The end of summer means it’s time to look forward to holiday sales, but there’s also a more immediate concern for eCommerce companies and brick and mortar shops alike: keeping abreast of the changes to the tax laws.
New sales tax rules are now in effect across the country, touching both traditional and eCommerce order management procedures.
The Latest on Internet Sales Tax
The Marketplace Fairness Act, commonly known as the internet sales tax bill, first made headlines in 2013 when it looked like it would change the way eCommerce worked permanently. Instead, the bill didn’t make it to the House of Representatives for a vote that year. 2014 saw no real changes on that front, but in 2015 three different pieces of remote sales tax legislation were tossed around, but each saw a similar fate as their 2013 predecessor.
In response to what they perceived as a lack of action, the states have started to take matters into their own hands and are creating legislation of their own. Currently, in order for a state to tax an eCommerce retailer, the retailer has to have a substantial presence in the state, known as a “nexus.” Many of the changes this year aim to solidify the definitions of “nexus” for each state involved so that they can begin to capture some of the revenue being lost to online-only transactions taking place inside their borders.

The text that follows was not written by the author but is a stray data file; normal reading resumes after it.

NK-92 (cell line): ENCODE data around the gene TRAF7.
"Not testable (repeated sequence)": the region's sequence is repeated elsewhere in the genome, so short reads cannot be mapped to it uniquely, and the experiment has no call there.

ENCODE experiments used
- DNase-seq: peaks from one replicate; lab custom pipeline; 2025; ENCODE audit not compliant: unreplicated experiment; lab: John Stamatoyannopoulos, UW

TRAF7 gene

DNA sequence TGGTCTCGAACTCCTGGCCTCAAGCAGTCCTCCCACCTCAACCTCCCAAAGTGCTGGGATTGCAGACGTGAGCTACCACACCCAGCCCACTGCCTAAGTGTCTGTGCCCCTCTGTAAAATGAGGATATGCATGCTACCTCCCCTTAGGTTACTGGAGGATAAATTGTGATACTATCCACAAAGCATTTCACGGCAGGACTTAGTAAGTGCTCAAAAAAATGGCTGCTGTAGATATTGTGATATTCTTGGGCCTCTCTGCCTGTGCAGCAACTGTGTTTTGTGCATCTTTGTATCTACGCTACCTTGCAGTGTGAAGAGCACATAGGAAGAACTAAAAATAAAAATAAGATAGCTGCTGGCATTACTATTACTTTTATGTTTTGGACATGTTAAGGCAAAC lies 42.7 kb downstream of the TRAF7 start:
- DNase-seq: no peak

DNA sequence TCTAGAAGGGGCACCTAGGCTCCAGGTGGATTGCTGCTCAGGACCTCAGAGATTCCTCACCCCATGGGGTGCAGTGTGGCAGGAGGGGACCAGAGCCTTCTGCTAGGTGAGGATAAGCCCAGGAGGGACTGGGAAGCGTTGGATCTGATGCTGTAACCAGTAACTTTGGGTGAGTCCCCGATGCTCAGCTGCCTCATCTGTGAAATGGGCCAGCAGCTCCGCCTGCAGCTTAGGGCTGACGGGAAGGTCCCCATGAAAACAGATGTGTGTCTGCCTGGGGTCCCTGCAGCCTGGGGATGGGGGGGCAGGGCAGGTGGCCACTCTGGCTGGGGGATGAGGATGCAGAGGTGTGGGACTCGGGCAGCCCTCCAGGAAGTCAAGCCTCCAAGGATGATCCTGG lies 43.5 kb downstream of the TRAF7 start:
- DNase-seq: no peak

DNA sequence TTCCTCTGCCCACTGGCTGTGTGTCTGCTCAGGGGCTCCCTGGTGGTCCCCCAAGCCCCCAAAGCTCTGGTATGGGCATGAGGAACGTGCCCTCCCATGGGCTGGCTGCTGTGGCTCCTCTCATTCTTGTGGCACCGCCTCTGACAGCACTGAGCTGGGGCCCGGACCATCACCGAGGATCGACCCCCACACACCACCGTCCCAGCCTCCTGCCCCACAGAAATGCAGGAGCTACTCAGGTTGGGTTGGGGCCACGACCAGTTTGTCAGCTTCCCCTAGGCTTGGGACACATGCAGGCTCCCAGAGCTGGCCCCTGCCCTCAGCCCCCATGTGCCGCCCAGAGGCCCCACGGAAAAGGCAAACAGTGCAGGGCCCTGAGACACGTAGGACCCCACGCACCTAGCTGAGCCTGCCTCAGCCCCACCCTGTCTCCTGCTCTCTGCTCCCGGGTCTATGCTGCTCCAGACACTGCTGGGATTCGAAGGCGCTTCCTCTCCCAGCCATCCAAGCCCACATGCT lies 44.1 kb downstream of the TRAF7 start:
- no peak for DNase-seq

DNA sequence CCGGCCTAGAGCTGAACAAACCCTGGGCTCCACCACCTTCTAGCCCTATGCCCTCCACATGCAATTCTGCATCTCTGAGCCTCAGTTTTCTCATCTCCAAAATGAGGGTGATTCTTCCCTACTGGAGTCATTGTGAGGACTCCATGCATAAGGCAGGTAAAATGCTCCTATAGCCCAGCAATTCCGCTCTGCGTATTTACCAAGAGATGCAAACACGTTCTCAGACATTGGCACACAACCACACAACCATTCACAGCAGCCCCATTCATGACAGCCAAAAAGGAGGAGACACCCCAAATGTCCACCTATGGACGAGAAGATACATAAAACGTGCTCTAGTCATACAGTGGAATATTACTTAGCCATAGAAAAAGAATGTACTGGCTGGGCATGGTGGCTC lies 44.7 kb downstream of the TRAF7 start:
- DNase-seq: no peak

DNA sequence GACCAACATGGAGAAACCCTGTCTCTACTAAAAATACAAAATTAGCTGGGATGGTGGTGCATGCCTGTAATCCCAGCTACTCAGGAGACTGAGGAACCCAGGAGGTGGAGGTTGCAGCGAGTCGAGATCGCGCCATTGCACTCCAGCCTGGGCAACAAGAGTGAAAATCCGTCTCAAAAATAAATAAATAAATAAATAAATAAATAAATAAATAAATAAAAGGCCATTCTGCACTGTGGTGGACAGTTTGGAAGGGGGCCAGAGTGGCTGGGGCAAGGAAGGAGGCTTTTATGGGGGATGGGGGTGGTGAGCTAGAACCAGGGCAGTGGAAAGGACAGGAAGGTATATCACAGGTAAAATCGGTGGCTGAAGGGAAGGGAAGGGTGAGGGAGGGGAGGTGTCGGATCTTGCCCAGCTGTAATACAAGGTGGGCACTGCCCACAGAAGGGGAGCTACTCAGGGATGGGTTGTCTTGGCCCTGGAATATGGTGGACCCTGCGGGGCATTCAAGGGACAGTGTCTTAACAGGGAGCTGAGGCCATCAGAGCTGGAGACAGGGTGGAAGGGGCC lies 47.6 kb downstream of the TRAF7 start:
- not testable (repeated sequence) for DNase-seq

Changing the Definition of Nexus
At one point, a nexus was a substantial physical presence belonging to a business, like a distribution center or a manufacturing plant or even a physical store. Since the advent of e-fulfillment services, what is and what is not a nexus has become very muddled. That’s why 13 states have created more solid definitions of the term “nexus” for this fiscal year.
Two common characteristics have emerged among the states making big changes:
- The use of in-state affiliates and facilitators. eCommerce companies that use companies based within particular states to help them advertise, promote, facilitate, refer sales or facilitate the delivery of sales may be subjected to sales tax. This means that your warehouse locations as well as the locations of your distributors may subject you to sales tax in some areas.
- Cumulative sales. Many states are adding a cumulative sales rule to their sales tax laws to recapture tax from eCommerce retailers. Nebraska and Rhode Island, for example, presume your company has established a sales tax nexus if you’ve sold at least $10,000 in merchandise in a previous year. Other states have higher sales amounts, like South Dakota at $100,000.
Every year brings new and exciting changes to the tax law, especially when it comes to state by state sales tax. For eCommerce retailers, these rules are still in such flux that it pays to stay ahead of legislative changes. You’re not required to collect sales tax in every state this year, but the list of states where you’ll need to pay attention is growing.